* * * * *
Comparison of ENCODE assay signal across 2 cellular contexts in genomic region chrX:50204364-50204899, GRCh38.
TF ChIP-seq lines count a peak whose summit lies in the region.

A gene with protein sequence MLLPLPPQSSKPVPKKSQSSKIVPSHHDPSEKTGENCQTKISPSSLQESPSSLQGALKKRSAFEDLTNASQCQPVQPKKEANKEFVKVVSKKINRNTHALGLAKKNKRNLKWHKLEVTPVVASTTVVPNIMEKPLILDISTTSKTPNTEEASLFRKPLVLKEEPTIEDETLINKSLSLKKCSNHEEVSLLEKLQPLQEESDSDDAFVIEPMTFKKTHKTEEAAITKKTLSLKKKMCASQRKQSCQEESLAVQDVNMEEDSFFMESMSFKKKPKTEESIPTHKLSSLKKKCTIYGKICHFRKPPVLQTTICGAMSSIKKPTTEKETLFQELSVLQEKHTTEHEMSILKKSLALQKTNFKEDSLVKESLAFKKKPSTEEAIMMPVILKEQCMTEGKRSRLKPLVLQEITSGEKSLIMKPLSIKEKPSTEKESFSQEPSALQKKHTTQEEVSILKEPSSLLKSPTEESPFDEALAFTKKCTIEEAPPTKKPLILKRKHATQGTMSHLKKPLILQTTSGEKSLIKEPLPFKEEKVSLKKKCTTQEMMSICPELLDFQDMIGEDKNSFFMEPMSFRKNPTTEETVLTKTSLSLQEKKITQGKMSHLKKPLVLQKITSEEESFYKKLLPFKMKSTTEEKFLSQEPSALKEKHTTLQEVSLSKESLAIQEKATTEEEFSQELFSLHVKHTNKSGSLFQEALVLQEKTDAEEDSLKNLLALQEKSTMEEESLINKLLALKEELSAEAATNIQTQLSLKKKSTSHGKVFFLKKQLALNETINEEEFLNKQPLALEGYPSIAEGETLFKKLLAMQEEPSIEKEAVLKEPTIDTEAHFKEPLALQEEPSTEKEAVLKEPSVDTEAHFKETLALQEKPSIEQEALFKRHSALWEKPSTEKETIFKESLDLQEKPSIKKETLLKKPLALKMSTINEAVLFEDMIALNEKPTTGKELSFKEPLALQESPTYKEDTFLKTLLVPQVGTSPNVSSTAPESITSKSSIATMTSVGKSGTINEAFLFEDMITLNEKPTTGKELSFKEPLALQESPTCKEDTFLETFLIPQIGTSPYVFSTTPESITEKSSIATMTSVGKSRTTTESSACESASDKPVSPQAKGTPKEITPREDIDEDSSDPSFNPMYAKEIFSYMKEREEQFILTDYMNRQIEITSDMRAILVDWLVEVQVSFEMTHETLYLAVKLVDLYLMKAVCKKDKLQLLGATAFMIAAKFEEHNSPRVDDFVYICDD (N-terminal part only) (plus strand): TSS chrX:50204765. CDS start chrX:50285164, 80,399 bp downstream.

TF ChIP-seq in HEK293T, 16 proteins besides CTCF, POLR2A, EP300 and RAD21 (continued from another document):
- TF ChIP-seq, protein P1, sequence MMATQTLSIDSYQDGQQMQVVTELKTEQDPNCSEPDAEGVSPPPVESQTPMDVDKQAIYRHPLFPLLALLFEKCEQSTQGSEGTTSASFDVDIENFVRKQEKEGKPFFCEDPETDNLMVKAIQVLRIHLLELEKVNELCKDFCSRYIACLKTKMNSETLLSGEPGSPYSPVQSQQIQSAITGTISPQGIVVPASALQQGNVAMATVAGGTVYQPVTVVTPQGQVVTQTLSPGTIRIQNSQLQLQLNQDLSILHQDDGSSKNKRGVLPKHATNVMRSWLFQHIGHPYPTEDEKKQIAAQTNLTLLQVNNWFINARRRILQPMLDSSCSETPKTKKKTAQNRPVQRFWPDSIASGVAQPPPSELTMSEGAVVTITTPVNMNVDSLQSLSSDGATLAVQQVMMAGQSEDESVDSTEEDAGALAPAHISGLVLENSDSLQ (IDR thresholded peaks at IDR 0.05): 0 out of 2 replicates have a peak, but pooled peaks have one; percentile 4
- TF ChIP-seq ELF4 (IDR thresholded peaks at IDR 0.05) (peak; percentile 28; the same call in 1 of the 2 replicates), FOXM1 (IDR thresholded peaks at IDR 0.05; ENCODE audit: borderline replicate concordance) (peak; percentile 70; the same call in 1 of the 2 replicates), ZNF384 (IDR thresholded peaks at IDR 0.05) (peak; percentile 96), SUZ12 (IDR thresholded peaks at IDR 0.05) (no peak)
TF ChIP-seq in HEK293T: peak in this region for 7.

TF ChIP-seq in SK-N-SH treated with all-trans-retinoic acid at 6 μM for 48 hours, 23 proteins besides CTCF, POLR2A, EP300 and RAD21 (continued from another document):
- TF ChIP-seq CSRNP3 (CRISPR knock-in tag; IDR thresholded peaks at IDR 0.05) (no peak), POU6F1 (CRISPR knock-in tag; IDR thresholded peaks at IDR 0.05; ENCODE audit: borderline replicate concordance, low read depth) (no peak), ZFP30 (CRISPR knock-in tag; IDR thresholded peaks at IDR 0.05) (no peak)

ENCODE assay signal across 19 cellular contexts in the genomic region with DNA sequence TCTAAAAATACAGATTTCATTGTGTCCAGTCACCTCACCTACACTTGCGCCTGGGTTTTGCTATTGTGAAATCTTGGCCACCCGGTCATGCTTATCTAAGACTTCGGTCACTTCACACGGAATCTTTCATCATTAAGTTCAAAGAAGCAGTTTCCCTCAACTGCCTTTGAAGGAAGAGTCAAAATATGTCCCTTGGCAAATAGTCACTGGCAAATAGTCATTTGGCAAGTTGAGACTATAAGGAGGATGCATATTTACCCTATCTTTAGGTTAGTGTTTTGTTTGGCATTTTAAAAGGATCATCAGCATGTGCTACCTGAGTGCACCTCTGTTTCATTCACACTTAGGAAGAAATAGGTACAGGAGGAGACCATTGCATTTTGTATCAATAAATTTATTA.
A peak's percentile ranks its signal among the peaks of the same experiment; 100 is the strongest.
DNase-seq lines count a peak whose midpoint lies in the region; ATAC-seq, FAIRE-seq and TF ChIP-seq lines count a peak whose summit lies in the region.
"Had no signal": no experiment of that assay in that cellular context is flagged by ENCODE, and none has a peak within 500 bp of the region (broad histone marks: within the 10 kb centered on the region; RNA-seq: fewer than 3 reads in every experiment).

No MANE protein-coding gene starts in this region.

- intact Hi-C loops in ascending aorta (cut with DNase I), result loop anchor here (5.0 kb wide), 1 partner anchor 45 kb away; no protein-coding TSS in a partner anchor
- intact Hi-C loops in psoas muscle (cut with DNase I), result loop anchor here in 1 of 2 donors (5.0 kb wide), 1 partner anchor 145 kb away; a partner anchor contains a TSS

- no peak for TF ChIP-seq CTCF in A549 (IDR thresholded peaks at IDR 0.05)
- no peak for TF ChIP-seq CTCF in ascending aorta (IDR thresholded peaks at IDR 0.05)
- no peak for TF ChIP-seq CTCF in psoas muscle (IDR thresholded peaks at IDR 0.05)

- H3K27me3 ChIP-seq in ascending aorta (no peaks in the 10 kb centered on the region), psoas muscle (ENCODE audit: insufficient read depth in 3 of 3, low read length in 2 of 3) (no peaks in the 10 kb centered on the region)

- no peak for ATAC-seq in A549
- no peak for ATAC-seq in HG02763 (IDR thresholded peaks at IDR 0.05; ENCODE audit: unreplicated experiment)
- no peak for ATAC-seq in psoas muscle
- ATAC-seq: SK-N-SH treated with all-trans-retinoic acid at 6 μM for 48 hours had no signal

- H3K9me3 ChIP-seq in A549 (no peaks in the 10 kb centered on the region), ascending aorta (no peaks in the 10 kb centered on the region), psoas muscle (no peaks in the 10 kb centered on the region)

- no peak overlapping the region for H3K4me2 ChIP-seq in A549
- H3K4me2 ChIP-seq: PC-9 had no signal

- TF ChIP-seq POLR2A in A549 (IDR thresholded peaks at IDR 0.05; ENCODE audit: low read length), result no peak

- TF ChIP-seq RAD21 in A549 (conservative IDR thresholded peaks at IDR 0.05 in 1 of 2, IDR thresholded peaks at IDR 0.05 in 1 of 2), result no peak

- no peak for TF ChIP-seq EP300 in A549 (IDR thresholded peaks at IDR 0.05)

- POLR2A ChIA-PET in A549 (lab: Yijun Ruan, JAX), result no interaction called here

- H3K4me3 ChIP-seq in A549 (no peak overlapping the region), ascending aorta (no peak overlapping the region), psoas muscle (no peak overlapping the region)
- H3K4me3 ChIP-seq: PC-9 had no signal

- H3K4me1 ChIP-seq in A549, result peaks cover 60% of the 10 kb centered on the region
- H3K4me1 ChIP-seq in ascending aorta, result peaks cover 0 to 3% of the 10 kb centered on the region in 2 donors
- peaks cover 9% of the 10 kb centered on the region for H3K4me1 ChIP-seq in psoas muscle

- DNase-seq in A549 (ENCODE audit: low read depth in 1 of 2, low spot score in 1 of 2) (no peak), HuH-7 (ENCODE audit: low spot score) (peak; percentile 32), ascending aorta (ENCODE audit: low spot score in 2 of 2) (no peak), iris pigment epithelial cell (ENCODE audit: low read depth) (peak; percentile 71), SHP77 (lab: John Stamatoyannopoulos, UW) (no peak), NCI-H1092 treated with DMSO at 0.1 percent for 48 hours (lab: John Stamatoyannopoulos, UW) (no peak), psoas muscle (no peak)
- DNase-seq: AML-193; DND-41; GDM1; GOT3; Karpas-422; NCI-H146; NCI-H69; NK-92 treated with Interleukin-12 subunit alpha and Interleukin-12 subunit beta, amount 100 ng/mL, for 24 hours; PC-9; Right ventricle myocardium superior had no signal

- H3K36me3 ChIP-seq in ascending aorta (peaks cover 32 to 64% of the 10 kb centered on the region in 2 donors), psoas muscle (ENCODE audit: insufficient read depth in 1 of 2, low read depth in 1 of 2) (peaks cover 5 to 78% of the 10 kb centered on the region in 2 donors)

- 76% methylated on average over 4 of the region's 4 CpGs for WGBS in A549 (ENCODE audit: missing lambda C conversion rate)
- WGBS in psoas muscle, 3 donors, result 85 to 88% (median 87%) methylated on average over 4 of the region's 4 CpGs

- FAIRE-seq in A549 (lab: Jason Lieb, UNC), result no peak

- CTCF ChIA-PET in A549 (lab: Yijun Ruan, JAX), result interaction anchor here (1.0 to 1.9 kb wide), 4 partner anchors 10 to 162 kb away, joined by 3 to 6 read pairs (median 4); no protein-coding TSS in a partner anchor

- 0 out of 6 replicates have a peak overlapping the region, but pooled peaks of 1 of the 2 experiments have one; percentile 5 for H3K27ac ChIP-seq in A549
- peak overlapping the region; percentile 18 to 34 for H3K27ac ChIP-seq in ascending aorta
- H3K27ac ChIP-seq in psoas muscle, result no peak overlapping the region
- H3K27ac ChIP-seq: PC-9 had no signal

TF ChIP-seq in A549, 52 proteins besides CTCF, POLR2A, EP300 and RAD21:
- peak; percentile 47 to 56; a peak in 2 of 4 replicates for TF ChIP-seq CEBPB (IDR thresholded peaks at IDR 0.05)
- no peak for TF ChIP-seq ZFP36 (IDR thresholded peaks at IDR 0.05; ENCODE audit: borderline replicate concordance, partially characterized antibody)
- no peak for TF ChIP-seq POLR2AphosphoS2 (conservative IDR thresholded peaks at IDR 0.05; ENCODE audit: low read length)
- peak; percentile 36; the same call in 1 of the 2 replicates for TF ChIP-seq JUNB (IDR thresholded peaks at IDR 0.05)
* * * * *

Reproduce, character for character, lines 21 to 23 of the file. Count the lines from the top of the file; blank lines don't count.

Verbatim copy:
- no peak for ATAC-seq in A549
- no peak for ATAC-seq in HG02763 (IDR thresholded peaks at IDR 0.05; ENCODE audit: unreplicated experiment)
- no peak for ATAC-seq in psoas muscle